James Somers VC

Person

James Somers VCJames Somers was born in Belturbet, County Cavan on 12 June 1894. His family was living in Cloughjordan, Tipperary (in the Diocese of Killaloe), when he enlisted in The Royal Inniskilling Fusiliers in 1912 and was wounded during the British Expeditionary Force's retreat from Mons.

He was a 21 year-old serjeant in the 1st Battalion The Royal Inniskilling Fusiliers when he was awarded the Victoria Cross for his actions during the fighting in Gallipoli during the First World War. His award appeared in Supplement Number 29281 to The London Gazette dated Tuesday 31 August 1915 and stated:

No. 10512 Serjeant James Somers, 1st Battalion,
The Royal Inniskilling Fusiliers.
For most conspicuous bravery on the night
of lst-2nd July, 1915, in the Southern Zone
of the Gallipoli Peninsula, when, owing to
hostile bombing, some of our troops had retired
from a sap, Serjeant Somers remained
alone on the spot until a party brought up
bombs. He then climbed over into the
Turkish trench, and bombed the Turks with
great effect.
Later on he advanced into the open under
very heavy fire and held back the enemy by
throwing bombs into their flank until a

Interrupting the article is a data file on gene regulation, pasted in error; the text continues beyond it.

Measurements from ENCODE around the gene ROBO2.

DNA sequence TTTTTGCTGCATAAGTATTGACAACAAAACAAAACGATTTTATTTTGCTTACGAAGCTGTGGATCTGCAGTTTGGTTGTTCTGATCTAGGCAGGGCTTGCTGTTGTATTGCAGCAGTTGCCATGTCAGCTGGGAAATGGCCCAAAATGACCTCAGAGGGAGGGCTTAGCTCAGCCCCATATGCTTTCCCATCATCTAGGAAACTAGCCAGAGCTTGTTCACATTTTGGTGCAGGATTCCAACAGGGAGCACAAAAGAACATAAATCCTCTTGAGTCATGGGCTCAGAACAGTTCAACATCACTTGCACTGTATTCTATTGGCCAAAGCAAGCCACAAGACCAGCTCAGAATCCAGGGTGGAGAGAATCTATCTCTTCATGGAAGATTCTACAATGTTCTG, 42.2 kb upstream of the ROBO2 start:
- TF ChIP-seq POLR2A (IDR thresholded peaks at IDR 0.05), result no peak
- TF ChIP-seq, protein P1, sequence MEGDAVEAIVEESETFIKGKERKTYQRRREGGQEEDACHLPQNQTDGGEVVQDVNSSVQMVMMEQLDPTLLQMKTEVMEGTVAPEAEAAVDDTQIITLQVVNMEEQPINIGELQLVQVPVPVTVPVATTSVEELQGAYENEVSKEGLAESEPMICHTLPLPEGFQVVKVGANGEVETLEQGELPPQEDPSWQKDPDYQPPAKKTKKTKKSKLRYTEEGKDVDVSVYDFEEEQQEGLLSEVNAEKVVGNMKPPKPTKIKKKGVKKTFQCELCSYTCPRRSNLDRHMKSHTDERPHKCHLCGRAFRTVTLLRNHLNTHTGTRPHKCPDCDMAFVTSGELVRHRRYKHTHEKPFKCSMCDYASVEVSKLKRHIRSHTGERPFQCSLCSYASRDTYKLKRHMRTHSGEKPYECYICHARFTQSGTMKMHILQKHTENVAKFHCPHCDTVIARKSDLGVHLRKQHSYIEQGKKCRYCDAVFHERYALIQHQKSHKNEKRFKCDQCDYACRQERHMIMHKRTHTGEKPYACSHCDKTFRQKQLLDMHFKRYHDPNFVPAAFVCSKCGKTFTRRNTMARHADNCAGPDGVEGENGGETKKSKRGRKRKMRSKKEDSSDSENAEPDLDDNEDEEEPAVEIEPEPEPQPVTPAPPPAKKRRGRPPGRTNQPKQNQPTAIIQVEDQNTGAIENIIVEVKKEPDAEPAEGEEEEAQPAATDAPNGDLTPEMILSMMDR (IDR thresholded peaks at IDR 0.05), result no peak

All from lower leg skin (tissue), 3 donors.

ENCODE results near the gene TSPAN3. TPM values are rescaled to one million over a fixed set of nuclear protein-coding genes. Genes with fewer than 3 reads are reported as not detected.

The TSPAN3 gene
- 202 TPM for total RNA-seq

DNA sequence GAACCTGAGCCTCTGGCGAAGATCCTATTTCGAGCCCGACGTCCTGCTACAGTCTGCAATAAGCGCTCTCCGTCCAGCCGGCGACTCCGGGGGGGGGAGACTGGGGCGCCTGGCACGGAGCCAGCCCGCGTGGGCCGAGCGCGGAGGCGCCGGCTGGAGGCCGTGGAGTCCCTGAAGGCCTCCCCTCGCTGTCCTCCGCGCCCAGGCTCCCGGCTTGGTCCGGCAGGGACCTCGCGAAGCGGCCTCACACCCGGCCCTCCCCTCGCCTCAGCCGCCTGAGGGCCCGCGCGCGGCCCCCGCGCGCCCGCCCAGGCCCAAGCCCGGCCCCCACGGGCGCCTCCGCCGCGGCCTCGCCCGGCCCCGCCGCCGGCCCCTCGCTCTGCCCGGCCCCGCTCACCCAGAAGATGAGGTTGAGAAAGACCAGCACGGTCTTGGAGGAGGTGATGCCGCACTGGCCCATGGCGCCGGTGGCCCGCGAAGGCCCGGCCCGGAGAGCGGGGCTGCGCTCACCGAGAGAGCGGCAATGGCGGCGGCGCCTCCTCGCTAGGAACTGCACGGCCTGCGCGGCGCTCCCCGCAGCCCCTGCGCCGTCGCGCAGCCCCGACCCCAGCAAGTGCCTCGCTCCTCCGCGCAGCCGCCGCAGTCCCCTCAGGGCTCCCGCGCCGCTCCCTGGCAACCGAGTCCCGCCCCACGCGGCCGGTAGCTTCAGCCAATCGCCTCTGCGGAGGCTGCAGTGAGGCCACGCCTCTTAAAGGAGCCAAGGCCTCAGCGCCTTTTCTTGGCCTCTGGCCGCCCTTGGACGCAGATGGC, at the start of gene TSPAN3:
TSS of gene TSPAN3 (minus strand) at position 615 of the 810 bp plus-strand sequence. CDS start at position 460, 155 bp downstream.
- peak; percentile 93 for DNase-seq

barricade had been established. During this
period he frequently ran to and from our
trenches to obtain fresh supplies of bombs.
By his great gallantry and coolness Serjeant
Somers was largely instrumental in
effecting the recapture of a portion of our
trench which had been lost.

He wrote in a letter to his father:

'I beat the Turks out of our trench single-handed and had four awful hours at night. The Turks swarmed in from all roads, but I gave them a rough time of it, still holding the trench. It is certain sure we are beating the Turks all right. In the trench I came out of, it was shocking to see the dead. They lay, about three thousand Turks, in front of our trenches, and the smell was absolutely chronic. You know when the sun has been shining on those bodies for three or four days it makes a horrible smell; a person would not mind if it was possible to bury them. But no, you dare not put your nose outside the trench, and if you did, you would be a dead man.'

Following a period of touring and recruiting throughout Ireland, he died on 7 May 1918, just before his 24th birthday - and probably from lung failure as a result damage by trench gas. He was buried with full military honours in the Modreeny Church of Ireland cemetery where his Union Jack-draped coffin was carried on a gun carriage, led by the Pipe Band of The Cameron Highlanders. His headstone states simply.

He stood and defended. The Lord wrought a great wonder.